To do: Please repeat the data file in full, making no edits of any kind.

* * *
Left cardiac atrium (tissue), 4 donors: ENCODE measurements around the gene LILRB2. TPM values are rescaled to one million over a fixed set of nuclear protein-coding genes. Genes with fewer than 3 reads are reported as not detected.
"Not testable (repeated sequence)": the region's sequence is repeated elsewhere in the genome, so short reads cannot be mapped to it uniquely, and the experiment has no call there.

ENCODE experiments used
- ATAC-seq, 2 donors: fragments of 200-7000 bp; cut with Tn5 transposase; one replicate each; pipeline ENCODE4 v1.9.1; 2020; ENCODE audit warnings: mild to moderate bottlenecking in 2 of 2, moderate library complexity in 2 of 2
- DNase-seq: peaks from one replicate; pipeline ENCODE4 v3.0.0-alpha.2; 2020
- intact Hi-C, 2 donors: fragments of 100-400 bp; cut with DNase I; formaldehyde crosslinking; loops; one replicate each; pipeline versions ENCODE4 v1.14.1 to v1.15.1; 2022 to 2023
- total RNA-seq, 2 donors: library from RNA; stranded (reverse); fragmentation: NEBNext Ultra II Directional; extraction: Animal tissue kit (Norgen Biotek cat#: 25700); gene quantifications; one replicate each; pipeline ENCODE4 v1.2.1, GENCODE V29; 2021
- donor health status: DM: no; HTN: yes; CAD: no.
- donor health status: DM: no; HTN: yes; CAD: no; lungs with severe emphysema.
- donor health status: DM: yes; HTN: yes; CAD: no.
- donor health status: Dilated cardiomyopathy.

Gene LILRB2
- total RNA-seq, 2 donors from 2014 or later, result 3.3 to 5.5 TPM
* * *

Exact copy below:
Left cardiac atrium (tissue), 4 donors: ENCODE measurements around the gene LILRB2. TPM values are rescaled to one million over a fixed set of nuclear protein-coding genes. Genes with fewer than 3 reads are reported as not detected.
"Not testable (repeated sequence)": the region's sequence is repeated elsewhere in the genome, so short reads cannot be mapped to it uniquely, and the experiment has no call there.

ENCODE experiments used
- ATAC-seq, 2 donors: fragments of 200-7000 bp; cut with Tn5 transposase; one replicate each; pipeline ENCODE4 v1.9.1; 2020; ENCODE audit warnings: mild to moderate bottlenecking in 2 of 2, moderate library complexity in 2 of 2
- DNase-seq: peaks from one replicate; pipeline ENCODE4 v3.0.0-alpha.2; 2020
- intact Hi-C, 2 donors: fragments of 100-400 bp; cut with DNase I; formaldehyde crosslinking; loops; one replicate each; pipeline versions ENCODE4 v1.14.1 to v1.15.1; 2022 to 2023
- total RNA-seq, 2 donors: library from RNA; stranded (reverse); fragmentation: NEBNext Ultra II Directional; extraction: Animal tissue kit (Norgen Biotek cat#: 25700); gene quantifications; one replicate each; pipeline ENCODE4 v1.2.1, GENCODE V29; 2021
- donor health status: DM: no; HTN: yes; CAD: no.
- donor health status: DM: no; HTN: yes; CAD: no; lungs with severe emphysema.
- donor health status: DM: yes; HTN: yes; CAD: no.
- donor health status: Dilated cardiomyopathy.

Gene LILRB2
- total RNA-seq, 2 donors from 2014 or later, result 3.3 to 5.5 TPM